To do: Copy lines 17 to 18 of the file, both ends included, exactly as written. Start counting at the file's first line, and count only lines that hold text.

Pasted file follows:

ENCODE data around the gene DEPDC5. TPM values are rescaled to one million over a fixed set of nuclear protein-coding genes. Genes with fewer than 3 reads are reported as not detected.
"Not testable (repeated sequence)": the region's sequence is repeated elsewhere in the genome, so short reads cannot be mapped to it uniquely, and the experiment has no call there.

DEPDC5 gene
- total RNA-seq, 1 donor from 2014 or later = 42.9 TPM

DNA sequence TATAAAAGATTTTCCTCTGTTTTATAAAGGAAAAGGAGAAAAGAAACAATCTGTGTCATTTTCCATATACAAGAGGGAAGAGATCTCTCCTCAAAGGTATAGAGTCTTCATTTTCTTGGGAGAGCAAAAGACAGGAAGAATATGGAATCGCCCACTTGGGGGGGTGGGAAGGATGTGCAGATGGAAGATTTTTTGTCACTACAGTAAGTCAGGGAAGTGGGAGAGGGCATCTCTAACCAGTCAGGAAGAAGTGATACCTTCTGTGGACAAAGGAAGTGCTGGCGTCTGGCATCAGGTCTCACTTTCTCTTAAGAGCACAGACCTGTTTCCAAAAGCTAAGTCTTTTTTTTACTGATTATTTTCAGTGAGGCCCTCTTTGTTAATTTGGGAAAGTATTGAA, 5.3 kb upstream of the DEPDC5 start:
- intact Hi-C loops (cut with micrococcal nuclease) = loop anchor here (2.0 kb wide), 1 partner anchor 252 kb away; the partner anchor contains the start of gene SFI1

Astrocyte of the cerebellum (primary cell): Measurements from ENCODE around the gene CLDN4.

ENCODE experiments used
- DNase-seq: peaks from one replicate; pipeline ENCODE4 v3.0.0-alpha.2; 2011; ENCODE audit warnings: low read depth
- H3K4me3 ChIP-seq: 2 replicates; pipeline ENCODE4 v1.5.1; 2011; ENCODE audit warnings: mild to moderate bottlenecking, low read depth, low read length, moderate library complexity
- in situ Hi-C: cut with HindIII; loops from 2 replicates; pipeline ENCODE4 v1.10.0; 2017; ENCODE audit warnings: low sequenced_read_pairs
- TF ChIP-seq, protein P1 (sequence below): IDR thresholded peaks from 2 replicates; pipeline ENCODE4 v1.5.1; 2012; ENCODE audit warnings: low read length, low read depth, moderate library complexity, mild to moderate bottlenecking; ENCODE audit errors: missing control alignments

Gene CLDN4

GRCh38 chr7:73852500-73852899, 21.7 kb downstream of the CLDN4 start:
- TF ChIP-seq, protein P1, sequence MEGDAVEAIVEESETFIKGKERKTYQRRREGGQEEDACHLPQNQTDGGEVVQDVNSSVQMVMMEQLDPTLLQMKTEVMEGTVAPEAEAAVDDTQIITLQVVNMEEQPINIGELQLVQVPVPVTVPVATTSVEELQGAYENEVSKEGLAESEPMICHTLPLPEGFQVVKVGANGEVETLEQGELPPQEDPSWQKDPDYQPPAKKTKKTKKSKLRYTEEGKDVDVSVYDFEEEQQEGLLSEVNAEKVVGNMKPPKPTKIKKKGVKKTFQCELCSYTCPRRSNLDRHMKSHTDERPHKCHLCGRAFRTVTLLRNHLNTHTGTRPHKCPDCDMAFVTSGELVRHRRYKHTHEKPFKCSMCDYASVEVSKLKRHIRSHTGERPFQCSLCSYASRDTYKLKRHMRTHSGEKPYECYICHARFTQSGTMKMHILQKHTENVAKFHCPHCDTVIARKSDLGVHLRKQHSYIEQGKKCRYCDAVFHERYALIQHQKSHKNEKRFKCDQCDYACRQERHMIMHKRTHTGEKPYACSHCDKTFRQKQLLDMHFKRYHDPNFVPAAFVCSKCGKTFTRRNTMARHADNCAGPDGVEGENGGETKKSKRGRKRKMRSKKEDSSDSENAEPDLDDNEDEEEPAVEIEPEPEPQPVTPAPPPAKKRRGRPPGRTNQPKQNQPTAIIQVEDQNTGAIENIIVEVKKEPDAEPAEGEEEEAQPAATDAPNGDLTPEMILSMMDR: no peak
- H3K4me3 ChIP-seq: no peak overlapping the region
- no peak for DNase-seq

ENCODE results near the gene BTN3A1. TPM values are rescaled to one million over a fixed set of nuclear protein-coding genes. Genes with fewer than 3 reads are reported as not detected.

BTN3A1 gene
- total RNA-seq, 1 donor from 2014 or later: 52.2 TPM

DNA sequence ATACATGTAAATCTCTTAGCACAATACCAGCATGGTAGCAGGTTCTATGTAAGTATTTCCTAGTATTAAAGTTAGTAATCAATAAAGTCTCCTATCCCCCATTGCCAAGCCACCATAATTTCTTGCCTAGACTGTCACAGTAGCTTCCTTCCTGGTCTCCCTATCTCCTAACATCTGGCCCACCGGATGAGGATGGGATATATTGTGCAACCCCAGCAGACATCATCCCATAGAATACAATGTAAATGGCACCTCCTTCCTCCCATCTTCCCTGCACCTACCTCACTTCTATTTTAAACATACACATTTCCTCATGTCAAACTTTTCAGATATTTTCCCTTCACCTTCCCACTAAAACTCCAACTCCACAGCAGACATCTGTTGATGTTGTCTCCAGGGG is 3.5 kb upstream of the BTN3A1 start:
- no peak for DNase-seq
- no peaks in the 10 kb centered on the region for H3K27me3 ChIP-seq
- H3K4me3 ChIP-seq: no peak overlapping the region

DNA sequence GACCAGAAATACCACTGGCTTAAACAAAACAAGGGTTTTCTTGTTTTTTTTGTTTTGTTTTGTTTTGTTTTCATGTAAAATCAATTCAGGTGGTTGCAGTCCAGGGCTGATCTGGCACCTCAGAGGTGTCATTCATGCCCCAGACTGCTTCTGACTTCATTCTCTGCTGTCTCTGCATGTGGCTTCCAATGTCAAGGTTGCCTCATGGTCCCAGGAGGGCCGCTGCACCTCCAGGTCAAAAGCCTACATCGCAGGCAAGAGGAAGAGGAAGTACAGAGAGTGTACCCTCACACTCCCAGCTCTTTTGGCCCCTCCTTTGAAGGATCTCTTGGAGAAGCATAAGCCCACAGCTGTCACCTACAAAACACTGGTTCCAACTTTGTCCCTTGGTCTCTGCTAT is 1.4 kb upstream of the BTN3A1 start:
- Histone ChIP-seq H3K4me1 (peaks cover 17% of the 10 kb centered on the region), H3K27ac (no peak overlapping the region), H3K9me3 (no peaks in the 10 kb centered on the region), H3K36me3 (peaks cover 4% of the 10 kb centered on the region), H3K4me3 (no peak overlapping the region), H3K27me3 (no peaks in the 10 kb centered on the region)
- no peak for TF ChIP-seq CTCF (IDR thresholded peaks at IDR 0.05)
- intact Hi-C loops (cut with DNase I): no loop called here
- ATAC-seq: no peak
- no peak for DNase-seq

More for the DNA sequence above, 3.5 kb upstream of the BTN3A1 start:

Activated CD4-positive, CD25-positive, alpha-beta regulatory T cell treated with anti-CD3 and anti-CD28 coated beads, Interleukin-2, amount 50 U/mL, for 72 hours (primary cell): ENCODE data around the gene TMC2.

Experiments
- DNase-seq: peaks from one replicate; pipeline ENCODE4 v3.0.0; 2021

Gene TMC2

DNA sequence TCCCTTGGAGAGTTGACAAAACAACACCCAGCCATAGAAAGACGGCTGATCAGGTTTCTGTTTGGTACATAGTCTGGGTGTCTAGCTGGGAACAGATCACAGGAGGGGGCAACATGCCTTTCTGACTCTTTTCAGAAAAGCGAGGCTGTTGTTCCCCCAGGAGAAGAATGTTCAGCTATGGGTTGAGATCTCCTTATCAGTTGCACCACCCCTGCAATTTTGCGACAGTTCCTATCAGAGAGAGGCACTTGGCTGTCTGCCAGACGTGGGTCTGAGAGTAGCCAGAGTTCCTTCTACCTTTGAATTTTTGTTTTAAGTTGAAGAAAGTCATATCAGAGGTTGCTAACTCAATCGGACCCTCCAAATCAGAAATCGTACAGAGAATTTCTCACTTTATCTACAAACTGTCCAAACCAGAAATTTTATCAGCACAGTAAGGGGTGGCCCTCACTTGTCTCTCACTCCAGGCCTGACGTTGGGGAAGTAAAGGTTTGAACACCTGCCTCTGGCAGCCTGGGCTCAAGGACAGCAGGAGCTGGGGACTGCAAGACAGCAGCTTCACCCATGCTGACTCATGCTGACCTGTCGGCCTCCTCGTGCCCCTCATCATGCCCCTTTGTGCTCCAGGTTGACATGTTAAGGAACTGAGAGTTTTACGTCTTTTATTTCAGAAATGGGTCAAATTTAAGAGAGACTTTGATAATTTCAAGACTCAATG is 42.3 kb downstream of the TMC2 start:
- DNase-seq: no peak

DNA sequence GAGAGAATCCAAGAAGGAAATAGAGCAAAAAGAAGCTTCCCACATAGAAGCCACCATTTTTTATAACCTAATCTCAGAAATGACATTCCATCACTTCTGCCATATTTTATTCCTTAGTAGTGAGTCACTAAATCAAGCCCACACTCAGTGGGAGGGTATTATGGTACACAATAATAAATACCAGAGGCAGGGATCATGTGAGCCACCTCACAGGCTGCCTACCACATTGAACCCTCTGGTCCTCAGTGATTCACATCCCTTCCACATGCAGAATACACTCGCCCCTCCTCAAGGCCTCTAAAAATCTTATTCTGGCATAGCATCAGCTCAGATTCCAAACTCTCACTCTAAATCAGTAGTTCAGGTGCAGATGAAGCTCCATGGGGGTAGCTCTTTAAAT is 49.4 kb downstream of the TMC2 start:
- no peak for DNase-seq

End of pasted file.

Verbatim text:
- no peak for DNase-seq

ENCODE results near the gene BTN3A1. TPM values are rescaled to one million over a fixed set of nuclear protein-coding genes. Genes with fewer than 3 reads are reported as not detected.